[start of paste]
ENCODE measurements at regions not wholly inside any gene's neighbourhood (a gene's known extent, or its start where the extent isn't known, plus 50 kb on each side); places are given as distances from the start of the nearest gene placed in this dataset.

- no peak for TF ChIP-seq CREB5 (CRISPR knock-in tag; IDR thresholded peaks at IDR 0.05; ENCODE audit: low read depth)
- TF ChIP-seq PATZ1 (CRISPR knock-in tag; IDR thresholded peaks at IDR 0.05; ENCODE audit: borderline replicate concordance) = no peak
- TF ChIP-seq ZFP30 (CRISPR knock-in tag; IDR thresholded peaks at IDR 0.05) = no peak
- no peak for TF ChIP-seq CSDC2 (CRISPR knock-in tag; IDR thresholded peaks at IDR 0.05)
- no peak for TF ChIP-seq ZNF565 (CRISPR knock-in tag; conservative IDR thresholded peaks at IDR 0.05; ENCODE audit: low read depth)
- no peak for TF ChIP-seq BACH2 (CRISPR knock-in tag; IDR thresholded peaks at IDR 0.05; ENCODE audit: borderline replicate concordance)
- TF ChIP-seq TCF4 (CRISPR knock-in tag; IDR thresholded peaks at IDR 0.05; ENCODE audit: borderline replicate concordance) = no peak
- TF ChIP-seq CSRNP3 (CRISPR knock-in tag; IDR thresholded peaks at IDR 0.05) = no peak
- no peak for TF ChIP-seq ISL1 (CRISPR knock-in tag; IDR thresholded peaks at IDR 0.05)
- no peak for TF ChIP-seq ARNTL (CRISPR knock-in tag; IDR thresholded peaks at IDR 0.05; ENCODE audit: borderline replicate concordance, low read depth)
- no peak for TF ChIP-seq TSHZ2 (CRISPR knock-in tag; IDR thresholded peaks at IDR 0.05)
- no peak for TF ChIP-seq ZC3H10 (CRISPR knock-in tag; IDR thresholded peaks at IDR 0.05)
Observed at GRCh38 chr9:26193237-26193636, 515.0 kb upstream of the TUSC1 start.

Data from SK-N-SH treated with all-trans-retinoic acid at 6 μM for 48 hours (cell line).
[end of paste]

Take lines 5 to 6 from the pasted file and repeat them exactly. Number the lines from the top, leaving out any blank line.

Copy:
- no peak for TF ChIP-seq CSDC2 (CRISPR knock-in tag; IDR thresholded peaks at IDR 0.05)
- no peak for TF ChIP-seq ZNF565 (CRISPR knock-in tag; conservative IDR thresholded peaks at IDR 0.05; ENCODE audit: low read depth)